Envy is a natural human emotion, but one that can get out of hand and harm your inner peace and relationships. Many resources and techniques can help you work through it.
Jealousy and envy, although not always viewed positively, are normal human emotions — emotions that almost all of us have likely experienced from time to time.
And while most people are able to regulate these emotions in a healthy way, some people find it difficult to manage feelings of envy and jealousy.
When someone allows their envy to influence their behavior and personality, it can affect their relationships with the people around them. Recognizing the characteristics of envy — whether in someone else or yourself — is the first step in learning how to appropriately handle this difficult (and sometimes hurtful) emotion.
Envy vs. jealousy
Before we dive into these complex emotions, it can help to understand what the terms “envy” and “jealousy” actually mean. Many people use the two terms interchangeably, but these emotions are quite different, depending on the situation:
- Jealousy is the fear or concern that someone else will take something that you possess or own, or that you believe you possess or own.
- Envy is the resentment you feel because of the advantages or possessions that someone else has.
Both jealousy and envy can describe the feeling of coveting (or wanting) something. And in most cases, the terms are used interchangeably to reflect the idea of yearning for someone else’s possessions.
But although the word “jealousy” can often be used instead of “envy” in most situations, the opposite is not necessarily true.
For example, you can use the term “jealousy” instead of “envy” to describe what you might feel about your friend purchasing a brand-new car. But you wouldn’t necessarily use the term “envy” instead of “jealousy” to describe someone who is romantically possessive.
It’s a safe bet to say that most of us have experienced feelings of envy before. For example, if you’ve ever looked at another person’s skills, accomplishments, or possessions and felt yourself longing for them, that’s envy.
Envy, just like any other emotion, has a place in the spectrum of healthy human emotions. But some people experience unhealthy levels of envy over the lives of those around them. This envy can cause them to experience extreme stress and possibly act in ways that are hurtful or harmful to others.
Some of the characteristics that you might notice in an envious person may include behaviors like:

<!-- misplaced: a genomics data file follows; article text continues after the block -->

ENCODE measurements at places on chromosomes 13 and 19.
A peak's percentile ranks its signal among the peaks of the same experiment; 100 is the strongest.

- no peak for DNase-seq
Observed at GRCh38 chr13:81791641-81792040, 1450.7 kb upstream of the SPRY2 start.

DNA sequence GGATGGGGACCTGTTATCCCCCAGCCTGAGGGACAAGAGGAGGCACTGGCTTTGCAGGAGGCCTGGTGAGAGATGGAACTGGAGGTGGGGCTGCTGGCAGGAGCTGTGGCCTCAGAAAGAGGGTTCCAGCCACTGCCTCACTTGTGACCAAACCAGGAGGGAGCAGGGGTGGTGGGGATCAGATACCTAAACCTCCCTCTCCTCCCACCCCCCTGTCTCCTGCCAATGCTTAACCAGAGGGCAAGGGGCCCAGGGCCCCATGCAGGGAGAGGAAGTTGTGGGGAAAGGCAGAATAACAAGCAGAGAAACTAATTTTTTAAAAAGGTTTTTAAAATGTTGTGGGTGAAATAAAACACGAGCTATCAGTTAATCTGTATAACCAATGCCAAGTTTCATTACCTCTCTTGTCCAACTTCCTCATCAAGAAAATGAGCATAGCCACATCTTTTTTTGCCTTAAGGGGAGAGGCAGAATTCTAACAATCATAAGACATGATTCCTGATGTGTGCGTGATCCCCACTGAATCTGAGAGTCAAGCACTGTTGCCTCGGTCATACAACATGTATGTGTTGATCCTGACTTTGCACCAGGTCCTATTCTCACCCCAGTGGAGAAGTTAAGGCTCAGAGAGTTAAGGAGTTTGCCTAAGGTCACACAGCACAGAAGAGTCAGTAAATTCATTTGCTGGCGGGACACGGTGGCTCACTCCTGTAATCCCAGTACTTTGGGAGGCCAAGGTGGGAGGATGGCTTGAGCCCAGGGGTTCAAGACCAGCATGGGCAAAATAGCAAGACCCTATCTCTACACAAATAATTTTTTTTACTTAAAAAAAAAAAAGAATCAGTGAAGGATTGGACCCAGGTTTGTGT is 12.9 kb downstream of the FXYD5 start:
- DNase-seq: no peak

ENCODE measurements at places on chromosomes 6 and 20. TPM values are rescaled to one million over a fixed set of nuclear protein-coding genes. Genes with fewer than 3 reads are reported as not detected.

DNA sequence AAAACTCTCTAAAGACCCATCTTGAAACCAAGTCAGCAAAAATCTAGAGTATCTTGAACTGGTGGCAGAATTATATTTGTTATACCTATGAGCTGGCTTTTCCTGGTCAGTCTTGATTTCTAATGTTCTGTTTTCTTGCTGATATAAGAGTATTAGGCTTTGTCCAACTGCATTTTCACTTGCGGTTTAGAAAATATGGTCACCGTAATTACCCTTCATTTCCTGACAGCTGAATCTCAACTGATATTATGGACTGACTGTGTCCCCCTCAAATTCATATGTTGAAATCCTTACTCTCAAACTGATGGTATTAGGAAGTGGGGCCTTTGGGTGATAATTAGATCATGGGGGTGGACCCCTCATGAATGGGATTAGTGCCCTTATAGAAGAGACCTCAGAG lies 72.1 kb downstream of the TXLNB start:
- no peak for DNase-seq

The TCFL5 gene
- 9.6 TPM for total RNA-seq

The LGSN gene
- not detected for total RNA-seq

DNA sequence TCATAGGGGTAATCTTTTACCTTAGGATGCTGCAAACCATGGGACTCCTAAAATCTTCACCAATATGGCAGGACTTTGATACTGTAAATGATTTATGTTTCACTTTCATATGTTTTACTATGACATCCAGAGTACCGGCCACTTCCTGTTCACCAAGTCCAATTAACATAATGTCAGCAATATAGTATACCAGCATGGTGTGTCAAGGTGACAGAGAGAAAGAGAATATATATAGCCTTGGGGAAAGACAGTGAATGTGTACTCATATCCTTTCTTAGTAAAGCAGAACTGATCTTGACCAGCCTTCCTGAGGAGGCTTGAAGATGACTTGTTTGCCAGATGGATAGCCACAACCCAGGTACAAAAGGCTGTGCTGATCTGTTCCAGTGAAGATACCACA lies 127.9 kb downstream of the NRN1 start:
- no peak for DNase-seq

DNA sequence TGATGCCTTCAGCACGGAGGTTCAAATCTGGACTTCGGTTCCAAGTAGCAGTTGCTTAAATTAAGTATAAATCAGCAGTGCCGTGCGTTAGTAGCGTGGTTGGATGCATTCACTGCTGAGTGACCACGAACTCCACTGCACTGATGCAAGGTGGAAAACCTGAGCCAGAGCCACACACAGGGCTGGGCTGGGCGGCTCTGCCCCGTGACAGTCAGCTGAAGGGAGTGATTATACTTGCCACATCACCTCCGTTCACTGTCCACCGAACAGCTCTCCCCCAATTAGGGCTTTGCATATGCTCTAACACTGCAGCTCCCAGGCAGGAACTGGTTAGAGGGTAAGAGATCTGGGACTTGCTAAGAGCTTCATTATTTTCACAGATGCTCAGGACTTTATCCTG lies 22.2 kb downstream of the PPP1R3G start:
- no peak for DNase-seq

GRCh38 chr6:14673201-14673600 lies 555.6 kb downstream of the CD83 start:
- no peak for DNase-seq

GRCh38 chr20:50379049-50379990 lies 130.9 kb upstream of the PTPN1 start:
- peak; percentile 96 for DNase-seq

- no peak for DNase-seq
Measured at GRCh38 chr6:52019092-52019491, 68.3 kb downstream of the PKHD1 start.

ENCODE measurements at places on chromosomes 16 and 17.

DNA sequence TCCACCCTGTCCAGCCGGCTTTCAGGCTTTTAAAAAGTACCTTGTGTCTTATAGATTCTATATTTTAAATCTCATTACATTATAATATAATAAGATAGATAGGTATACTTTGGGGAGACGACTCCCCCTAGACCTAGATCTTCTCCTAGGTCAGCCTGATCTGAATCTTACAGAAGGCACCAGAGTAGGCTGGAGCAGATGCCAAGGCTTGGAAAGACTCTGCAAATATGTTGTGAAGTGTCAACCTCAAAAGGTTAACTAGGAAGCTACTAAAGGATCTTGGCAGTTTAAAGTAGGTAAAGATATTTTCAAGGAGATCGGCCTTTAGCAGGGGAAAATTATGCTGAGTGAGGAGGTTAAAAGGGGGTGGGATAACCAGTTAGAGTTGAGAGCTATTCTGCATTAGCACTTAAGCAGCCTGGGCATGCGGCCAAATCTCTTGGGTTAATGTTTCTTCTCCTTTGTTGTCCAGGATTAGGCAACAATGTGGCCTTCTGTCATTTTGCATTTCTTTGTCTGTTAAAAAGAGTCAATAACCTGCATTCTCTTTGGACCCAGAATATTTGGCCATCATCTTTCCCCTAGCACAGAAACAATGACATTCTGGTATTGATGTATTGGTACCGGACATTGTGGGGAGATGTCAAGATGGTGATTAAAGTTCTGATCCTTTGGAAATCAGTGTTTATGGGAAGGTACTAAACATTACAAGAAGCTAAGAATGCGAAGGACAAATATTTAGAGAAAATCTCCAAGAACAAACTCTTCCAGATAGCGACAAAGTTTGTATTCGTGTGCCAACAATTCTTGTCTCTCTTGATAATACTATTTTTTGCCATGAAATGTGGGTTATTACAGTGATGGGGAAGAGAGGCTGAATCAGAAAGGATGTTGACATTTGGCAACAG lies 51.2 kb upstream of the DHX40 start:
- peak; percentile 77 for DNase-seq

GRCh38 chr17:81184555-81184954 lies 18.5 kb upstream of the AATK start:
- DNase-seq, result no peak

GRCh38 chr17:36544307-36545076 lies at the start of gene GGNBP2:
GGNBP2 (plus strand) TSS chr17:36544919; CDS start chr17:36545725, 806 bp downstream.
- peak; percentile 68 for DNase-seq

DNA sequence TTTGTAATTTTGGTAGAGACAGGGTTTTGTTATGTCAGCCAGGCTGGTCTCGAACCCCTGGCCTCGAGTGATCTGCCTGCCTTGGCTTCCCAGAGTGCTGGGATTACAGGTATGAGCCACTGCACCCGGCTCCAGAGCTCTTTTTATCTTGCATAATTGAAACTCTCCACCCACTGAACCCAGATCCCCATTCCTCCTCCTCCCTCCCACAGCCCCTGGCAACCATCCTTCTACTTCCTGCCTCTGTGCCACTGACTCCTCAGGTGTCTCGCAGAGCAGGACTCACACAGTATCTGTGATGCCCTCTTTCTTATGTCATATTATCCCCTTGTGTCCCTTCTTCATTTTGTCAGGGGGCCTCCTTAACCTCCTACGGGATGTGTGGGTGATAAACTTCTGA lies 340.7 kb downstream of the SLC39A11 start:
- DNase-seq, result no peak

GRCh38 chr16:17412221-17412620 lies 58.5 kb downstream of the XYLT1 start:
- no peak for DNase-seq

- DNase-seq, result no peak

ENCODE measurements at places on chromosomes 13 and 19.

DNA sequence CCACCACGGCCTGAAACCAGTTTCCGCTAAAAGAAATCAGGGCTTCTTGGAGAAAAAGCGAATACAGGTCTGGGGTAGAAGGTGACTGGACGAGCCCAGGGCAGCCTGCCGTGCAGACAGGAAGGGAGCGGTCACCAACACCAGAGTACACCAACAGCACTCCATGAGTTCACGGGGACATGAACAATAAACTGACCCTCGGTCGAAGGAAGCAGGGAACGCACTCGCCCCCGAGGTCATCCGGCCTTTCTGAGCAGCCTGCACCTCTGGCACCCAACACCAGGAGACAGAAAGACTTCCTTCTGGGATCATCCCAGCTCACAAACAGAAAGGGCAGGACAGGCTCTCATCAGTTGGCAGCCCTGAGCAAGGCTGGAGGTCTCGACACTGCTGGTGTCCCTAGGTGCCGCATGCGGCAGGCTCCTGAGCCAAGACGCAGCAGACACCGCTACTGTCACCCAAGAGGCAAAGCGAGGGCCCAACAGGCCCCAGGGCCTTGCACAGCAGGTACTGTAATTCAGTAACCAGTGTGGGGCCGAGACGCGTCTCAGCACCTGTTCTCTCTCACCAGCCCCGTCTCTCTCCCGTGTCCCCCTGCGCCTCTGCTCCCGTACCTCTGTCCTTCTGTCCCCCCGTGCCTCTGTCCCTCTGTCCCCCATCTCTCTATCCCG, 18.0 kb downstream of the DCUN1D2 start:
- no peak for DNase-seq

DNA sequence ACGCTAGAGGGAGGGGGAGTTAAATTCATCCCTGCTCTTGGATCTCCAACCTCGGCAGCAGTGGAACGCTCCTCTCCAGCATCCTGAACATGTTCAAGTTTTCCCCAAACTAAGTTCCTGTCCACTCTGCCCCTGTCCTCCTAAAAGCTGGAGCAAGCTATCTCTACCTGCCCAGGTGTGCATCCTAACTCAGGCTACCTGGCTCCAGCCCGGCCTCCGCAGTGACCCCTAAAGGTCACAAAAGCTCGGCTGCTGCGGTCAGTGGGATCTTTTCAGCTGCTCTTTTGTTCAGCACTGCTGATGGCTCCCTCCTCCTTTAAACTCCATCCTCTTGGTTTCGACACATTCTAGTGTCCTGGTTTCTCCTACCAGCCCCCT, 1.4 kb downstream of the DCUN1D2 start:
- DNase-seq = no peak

- refusing to celebrate another person’s success
- finding themselves unhappy when others around them have success
- finding joy when other people experience setbacks or failure
- frequently scrutinizing or judging what other people are doing
- constantly downplaying or diminishing the success of others
- becoming upset when people compliment others’ hard work
- offering fake compliments when talking about other people
- spreading rumors or false information about other people
- attempting to copy or compete with the person they are envious of
However, it’s important to note that not everyone with an envious personality engages in these specific behaviors — and some people may express their feelings of envy in other ways.
Envy and jealousy are complicated emotions. There are many reasons someone might feel these emotions more strongly than usual.
However, some researchers suggest that jealousy and envy may sometimes originate from unconscious thoughts and feelings, many of which originate from years and years of evolution.
Some things that may cause feelings of envy and jealousy are:
- beliefs that another person has advantages or possessions that they want
- a worldview that requires constant success or accumulation to be deemed “worthy”
- a tendency to judge themselves against the success of others
- a belief that success or good fortune are scarce resources
When someone experiences strong feelings of envy they can’t control, it can significantly affect how they respond to and treat other people.
Although we often like to think of emotions as “good” and “bad,” envy is really no different than any other emotion when expressed properly.
But if feelings of envy and jealousy are negatively impacting how you treat and react to other people, it’s important to learn how to express these emotions healthily.
Here are three tips that can help you practice expressing your envy or jealousy in a healthier, more productive way.
Recognize what you’re feeling
One of the first steps in addressing the problem of excessive envy is to recognize what you’re feeling. Whenever you notice feelings of envy or jealousy creeping in, take a step back and take note of: